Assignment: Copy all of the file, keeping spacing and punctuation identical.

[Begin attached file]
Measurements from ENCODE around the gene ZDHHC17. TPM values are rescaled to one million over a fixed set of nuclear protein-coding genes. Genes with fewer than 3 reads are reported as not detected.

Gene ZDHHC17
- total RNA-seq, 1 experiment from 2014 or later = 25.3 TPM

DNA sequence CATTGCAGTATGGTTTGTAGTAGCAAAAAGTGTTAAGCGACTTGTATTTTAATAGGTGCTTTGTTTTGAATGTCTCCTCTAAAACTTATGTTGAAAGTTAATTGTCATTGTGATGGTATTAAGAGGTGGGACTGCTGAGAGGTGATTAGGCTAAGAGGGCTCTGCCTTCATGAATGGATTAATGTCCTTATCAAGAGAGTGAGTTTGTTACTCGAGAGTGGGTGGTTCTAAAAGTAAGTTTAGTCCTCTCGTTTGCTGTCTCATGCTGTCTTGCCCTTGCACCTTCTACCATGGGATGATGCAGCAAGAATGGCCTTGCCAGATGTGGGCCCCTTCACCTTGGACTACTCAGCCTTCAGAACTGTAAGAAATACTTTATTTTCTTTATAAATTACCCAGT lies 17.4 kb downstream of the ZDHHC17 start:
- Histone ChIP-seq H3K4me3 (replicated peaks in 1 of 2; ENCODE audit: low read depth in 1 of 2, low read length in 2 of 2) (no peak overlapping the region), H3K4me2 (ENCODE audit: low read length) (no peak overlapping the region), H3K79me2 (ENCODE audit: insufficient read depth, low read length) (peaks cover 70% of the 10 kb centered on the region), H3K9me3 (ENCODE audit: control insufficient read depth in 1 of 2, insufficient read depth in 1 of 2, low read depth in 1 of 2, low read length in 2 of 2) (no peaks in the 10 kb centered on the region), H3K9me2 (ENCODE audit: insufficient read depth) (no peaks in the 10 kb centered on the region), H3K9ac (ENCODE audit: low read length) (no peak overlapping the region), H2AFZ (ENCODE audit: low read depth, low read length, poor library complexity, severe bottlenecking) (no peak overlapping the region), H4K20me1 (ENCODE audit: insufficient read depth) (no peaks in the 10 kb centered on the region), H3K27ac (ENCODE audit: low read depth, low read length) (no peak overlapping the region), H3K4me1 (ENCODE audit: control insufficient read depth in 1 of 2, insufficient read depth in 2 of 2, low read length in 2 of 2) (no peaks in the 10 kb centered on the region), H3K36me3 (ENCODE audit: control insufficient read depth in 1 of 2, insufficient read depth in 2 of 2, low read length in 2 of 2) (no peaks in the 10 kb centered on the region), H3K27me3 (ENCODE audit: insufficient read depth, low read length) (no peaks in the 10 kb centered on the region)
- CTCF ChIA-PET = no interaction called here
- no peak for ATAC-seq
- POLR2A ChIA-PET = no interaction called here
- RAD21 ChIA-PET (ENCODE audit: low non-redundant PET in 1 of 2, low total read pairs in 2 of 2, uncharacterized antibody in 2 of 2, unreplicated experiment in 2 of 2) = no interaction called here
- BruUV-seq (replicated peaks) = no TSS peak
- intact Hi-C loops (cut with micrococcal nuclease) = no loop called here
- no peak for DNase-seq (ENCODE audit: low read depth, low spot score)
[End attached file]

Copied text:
Measurements from ENCODE around the gene ZDHHC17. TPM values are rescaled to one million over a fixed set of nuclear protein-coding genes. Genes with fewer than 3 reads are reported as not detected.

Gene ZDHHC17
- total RNA-seq, 1 experiment from 2014 or later = 25.3 TPM

DNA sequence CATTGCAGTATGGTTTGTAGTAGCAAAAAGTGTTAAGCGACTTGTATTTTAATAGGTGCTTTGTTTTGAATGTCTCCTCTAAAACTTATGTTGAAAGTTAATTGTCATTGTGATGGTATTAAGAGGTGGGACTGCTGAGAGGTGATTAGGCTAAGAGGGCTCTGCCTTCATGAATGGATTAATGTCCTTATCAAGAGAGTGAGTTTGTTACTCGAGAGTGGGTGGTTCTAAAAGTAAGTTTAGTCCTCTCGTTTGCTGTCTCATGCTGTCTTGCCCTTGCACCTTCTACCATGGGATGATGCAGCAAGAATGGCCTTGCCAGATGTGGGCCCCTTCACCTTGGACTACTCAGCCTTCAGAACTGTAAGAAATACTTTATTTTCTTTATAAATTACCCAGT lies 17.4 kb downstream of the ZDHHC17 start:
- Histone ChIP-seq H3K4me3 (replicated peaks in 1 of 2; ENCODE audit: low read depth in 1 of 2, low read length in 2 of 2) (no peak overlapping the region), H3K4me2 (ENCODE audit: low read length) (no peak overlapping the region), H3K79me2 (ENCODE audit: insufficient read depth, low read length) (peaks cover 70% of the 10 kb centered on the region), H3K9me3 (ENCODE audit: control insufficient read depth in 1 of 2, insufficient read depth in 1 of 2, low read depth in 1 of 2, low read length in 2 of 2) (no peaks in the 10 kb centered on the region), H3K9me2 (ENCODE audit: insufficient read depth) (no peaks in the 10 kb centered on the region), H3K9ac (ENCODE audit: low read length) (no peak overlapping the region), H2AFZ (ENCODE audit: low read depth, low read length, poor library complexity, severe bottlenecking) (no peak overlapping the region), H4K20me1 (ENCODE audit: insufficient read depth) (no peaks in the 10 kb centered on the region), H3K27ac (ENCODE audit: low read depth, low read length) (no peak overlapping the region), H3K4me1 (ENCODE audit: control insufficient read depth in 1 of 2, insufficient read depth in 2 of 2, low read length in 2 of 2) (no peaks in the 10 kb centered on the region), H3K36me3 (ENCODE audit: control insufficient read depth in 1 of 2, insufficient read depth in 2 of 2, low read length in 2 of 2) (no peaks in the 10 kb centered on the region), H3K27me3 (ENCODE audit: insufficient read depth, low read length) (no peaks in the 10 kb centered on the region)
- CTCF ChIA-PET = no interaction called here
- no peak for ATAC-seq
- POLR2A ChIA-PET = no interaction called here
- RAD21 ChIA-PET (ENCODE audit: low non-redundant PET in 1 of 2, low total read pairs in 2 of 2, uncharacterized antibody in 2 of 2, unreplicated experiment in 2 of 2) = no interaction called here
- BruUV-seq (replicated peaks) = no TSS peak
- intact Hi-C loops (cut with micrococcal nuclease) = no loop called here
- no peak for DNase-seq (ENCODE audit: low read depth, low spot score)